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Student Values Small Community with Space to Grow

Small communities have big appeal for Sofia Prada, both as a student at Thames at Mitchell College and as a performer in the college’s performing arts program.

As someone who struggled with executive functioning and time management skills growing up, Prada thought that she could benefit from the year-long college transition program at Thames before entering an undergraduate program.

And she was right.

“I have gotten much better at these skills over time, thanks to the intensive work that we do with our instructors. Something else they do that I like is to push us to talk about something that might feel uncomfortable in the moment, then guide us to turn it into something that will help us in the future. The Thames program has a good method for teaching that to students. It’s helpful because so many students can go overboard with their emotions.”

Prada said that the spectrum of neurodiversity in the program stood out to her when she visited as a prospective student. As a current student she is struck by the level of support given to students.

“Thames is really small, and the support given is an incredible thing. It’s 110% and such a good resource for students. You don’t feel so limited because you have those resources to grow. At the same time, you’re living on a college campus, going through college life.”

She said that when she began at Thames, she was afraid that she would be judged by the Mitchell College students, but found the opposite to be true.

“What shocked me about Thames is how accepting of its students the Mitchell College students are. I found out that many Mitchell students have gone through the same process at Thames. Seeing this gives you reassurance to know that you’re okay and have a team behind you and a good foundation to build on.”

The small size of the community (both Thames and Mitchell College) has allowed Prada to grow as a student, a person, and a performer. She has enjoyed the community service projects that are part of the Thames curriculum, including working in a soup kitchen. She is grateful that “Thames pushes you to do those kinds of things” and notes the “profound kindness” that springs from the experiences.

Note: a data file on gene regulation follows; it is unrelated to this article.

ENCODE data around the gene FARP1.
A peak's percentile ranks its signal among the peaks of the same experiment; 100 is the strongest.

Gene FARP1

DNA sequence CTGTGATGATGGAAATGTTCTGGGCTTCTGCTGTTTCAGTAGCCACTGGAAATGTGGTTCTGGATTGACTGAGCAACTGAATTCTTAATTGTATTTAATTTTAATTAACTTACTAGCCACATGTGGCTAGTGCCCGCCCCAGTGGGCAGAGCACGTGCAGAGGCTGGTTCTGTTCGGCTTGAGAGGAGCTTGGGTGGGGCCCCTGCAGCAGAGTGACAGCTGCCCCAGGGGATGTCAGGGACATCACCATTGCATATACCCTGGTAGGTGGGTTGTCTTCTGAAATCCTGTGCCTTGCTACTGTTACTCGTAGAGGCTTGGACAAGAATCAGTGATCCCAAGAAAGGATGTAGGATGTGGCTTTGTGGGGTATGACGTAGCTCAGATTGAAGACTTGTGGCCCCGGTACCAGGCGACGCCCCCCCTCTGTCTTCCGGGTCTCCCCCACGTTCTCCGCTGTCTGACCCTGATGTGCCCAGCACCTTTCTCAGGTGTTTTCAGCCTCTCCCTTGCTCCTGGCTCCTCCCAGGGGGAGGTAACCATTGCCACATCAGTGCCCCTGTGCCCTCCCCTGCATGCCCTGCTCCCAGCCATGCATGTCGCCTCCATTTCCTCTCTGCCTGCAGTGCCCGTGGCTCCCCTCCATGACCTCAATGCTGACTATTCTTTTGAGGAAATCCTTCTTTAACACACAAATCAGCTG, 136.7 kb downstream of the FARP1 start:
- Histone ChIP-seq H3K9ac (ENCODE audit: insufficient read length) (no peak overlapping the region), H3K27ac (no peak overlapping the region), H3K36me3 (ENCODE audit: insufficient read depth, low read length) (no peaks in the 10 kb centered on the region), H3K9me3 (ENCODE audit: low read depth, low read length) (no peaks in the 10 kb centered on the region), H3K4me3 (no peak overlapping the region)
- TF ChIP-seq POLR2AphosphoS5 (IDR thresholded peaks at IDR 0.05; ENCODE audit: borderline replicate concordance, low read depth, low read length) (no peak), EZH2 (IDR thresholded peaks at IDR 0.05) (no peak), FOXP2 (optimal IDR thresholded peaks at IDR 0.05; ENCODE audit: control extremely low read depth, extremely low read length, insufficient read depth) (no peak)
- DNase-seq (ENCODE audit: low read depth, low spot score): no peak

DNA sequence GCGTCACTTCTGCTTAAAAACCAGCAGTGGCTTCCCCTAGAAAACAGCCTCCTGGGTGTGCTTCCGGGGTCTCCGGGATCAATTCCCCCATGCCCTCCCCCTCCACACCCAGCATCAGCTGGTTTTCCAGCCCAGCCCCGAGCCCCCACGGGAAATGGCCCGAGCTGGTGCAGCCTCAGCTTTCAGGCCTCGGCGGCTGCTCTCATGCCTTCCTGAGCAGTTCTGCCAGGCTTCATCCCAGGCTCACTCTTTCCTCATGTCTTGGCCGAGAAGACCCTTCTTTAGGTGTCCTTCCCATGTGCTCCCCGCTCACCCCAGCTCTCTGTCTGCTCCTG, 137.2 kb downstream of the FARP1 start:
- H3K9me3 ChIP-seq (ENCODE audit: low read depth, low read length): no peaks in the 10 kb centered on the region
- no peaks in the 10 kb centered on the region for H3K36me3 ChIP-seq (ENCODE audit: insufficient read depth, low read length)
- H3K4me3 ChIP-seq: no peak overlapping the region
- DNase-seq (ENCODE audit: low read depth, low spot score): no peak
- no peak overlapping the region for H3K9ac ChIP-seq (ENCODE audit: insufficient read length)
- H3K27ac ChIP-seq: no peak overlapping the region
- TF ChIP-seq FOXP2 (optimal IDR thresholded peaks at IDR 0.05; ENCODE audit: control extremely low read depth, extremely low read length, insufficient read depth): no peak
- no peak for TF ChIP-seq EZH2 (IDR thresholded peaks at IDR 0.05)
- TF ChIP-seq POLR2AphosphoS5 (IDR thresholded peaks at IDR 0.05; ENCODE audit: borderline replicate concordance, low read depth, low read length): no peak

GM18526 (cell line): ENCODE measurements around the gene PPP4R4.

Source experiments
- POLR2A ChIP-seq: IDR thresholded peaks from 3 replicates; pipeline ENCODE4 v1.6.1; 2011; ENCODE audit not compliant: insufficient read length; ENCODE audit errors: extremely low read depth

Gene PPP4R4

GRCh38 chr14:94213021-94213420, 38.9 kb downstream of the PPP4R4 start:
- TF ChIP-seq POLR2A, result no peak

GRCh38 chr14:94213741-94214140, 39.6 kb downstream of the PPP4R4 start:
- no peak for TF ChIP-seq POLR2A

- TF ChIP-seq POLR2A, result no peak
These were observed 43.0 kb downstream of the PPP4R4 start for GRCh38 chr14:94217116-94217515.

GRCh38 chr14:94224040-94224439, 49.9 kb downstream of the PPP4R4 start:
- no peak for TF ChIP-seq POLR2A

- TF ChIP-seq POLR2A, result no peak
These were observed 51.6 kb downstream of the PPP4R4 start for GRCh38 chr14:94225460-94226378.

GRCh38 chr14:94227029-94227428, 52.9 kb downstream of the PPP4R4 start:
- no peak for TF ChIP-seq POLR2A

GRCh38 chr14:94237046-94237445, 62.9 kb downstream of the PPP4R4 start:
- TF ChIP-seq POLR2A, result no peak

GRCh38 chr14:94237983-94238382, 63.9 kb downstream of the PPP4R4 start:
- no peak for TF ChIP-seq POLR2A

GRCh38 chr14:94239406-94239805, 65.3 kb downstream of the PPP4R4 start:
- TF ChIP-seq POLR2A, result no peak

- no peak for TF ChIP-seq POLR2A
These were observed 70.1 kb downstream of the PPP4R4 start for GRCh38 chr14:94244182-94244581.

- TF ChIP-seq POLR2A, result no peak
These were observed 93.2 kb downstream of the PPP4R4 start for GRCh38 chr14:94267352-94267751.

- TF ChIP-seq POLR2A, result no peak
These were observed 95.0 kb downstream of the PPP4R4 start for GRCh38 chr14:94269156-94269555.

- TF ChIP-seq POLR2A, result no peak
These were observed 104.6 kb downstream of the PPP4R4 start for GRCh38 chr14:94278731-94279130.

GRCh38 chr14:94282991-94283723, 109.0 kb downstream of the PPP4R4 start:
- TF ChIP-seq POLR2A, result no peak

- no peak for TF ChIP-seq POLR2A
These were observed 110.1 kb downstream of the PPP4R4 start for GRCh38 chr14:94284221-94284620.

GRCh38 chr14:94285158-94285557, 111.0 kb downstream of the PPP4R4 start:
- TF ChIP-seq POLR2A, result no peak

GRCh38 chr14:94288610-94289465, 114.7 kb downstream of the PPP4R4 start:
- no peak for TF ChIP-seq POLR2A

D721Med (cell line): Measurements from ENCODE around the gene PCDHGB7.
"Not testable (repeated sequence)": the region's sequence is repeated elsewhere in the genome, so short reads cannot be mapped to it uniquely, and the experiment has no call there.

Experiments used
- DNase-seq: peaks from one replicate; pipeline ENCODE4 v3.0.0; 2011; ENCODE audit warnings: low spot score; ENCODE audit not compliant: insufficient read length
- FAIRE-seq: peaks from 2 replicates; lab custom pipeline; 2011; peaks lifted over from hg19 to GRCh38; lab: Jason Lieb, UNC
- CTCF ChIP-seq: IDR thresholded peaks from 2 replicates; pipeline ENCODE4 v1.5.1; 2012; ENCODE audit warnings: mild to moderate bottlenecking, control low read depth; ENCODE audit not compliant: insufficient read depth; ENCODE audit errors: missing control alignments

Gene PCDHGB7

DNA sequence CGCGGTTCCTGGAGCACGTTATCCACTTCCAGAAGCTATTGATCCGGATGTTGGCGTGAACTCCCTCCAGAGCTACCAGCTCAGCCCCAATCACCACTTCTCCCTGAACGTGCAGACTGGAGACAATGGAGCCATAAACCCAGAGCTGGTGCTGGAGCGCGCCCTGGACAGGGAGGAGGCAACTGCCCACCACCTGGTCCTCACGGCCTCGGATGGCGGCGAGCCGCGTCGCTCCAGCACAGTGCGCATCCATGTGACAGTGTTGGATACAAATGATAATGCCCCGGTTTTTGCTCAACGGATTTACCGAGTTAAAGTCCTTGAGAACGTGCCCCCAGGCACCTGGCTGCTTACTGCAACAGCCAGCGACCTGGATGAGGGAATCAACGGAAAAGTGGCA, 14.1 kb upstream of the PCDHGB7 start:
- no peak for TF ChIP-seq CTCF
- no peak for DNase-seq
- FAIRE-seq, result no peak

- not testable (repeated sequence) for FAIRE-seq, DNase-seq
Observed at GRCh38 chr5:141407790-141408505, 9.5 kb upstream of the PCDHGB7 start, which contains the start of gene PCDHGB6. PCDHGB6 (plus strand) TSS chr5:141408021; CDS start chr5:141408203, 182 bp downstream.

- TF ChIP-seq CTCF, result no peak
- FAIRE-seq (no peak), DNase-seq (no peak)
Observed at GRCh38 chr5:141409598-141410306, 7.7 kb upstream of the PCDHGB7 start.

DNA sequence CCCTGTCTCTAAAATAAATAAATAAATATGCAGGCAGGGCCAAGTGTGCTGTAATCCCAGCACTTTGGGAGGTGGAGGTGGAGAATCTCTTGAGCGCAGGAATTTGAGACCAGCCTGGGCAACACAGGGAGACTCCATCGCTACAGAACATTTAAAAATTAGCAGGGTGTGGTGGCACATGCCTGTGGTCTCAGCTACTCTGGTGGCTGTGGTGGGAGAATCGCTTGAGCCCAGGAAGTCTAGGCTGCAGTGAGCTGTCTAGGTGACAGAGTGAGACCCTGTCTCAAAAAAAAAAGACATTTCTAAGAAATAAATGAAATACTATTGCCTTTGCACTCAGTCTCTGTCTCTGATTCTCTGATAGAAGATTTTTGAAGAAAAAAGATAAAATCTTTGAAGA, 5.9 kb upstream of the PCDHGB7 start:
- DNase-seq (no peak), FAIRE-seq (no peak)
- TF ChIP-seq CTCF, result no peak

Prada is passionate about performing arts and has found opportunities on the Mitchell stage, performing in the fall production of “It’s a Wonderful Life–A Live Radio Play” and the spring musical, “Of Thee I Sing.”

“I am the kind of person that likes small and intimate communities and feel over-stimulated in a larger environment,” she said. “In a smaller performing arts community like this one, you have more freedom to grow and craft something in your own way. You don’t have to feel so overwhelmed or pressured to be like ‘I have to get up to this person’s level.’”

Having made many friends through performing arts, Prada is confident in her work as a performer and a person. She credits Jonathan (Jono) Babbitt for her growth, both in his role as a professor in the classroom and as a director on stage, and she looks forward to continuing her studies and performing at Mitchell College next year.

“Jono has taught me much about the true meaning of being a well-prepared and confident performer and what it means to truly work with an ensemble. His teaching is quite memorable, and it is also a challenge. I am taking a music theory class with him, and we’re working on the confidence of the performer and the human. It is super complex and very profound and can help you in many ways. I hope to continue to work with him in the years to come.”